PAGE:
BRIGHT MINDED HOME-August 2011
by Melissa Coleman
Q+A with Stew MacLehose, owner of “Double Thick Walls on the Dime” in Falmouth
Designed by Kaplan Thompson Architects, this prototype for a Modular Zero Home does not have a furnace. Instead, its radiant floors are heated by the rooftop solar thermal system and supplemented with an electric on-demand water heater. Triple-glazed casement windows minimize heat loss, and the exterior walls are double-studded and filled with R-40 dense cellulose insulation. The name is a pun on the album title Double Nickels on the Dime by The Minutemen.
Q: What have been the biggest benefits of your home’s efficient features?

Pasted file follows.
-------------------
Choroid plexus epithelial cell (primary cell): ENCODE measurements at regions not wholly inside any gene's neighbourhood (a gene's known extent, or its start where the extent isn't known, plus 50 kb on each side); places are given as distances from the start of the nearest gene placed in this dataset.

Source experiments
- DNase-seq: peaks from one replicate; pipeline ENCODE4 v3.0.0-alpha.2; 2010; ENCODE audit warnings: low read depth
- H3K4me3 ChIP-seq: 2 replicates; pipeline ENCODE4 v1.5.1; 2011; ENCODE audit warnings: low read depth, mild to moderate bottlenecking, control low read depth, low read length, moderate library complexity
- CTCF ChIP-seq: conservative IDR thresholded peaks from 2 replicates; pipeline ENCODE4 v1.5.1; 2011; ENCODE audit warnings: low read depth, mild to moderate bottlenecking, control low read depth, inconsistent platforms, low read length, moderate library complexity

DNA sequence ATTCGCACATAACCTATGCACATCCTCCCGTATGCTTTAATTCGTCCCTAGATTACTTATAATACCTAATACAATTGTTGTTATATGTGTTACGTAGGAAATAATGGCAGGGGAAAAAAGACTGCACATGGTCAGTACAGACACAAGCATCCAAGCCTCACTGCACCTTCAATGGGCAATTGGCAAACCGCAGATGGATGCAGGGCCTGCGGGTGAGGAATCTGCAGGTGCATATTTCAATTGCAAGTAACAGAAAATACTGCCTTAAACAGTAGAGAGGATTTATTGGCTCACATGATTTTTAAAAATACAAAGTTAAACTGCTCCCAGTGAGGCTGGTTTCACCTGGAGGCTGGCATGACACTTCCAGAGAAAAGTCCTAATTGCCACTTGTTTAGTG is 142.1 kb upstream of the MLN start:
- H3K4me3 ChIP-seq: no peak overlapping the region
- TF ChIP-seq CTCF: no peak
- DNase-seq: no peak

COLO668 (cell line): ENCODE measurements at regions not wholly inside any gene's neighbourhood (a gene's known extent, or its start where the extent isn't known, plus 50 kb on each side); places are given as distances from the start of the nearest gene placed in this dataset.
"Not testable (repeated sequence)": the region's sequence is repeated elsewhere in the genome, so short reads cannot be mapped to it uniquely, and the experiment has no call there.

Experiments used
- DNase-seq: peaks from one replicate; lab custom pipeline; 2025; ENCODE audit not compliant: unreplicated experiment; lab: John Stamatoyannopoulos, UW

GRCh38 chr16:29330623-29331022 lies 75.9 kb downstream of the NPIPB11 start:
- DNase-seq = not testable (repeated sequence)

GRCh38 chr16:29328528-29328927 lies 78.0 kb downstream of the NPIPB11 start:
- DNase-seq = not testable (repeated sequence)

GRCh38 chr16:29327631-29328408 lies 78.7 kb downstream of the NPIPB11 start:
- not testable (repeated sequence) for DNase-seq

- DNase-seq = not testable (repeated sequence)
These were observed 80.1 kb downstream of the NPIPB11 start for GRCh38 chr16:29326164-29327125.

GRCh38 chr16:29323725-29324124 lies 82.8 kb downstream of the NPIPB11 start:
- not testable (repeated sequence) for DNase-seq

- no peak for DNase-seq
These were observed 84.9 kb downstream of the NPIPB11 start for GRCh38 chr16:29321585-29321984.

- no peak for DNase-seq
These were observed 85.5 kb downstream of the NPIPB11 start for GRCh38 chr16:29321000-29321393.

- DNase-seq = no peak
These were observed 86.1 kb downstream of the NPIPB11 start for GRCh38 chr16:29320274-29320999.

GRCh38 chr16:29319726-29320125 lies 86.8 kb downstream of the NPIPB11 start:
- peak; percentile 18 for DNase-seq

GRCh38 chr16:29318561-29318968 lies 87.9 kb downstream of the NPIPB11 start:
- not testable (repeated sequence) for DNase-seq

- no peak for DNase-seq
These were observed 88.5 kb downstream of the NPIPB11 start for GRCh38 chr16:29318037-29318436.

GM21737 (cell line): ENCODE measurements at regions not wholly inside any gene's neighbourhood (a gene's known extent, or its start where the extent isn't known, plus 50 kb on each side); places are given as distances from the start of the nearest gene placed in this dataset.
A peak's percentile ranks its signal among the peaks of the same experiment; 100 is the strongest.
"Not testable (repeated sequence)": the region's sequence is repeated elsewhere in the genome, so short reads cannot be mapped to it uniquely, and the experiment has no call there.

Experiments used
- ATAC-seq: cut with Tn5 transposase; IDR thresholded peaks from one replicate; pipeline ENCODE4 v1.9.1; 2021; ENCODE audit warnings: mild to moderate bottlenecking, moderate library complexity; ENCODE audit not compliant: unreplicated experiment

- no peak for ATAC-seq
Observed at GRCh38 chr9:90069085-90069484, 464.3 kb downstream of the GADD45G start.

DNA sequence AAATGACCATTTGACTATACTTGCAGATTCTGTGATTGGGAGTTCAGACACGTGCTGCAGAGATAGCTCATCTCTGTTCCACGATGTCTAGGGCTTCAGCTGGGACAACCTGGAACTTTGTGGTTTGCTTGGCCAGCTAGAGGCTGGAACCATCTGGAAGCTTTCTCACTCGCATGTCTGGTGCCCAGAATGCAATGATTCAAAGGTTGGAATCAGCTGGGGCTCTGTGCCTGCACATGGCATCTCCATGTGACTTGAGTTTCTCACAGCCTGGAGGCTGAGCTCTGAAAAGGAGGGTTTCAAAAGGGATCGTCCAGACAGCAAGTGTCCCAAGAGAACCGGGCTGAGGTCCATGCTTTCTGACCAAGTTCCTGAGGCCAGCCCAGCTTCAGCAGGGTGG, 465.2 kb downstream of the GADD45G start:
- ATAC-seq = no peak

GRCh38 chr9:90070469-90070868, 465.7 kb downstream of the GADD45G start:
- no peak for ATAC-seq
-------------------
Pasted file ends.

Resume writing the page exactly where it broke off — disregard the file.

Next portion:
A: Not having an oil bill. My electric bills (normally $30–$50 per month) can reach $200 in mid-winter when solar gain is at its weakest and the electric on-demand water heater kicks in, but even then, that’s a lot less expensive than an oil bill. Our only other bill is propane for the range and the gas fireplace ($325 total in 2010). The solar hot water has produced the best return on investment, due in large part to the tight construction of the house.
Q: Are there any systems or products that you found less useful than others?
A: No, there are only two mechanical systems in the house, the solar hot-water system and the ERV (energy recovery ventilator), which is necessary to bring fresh air into the tightly sealed house. Both of these systems are essential and very useful.
Q: Are there any new efficient technologies out there that you’d like to try but you haven’t yet?
A: I’d like to move to photovoltaic panels next. At this point they wouldn’t be cost effective, but I’m hoping the price comes down in the future.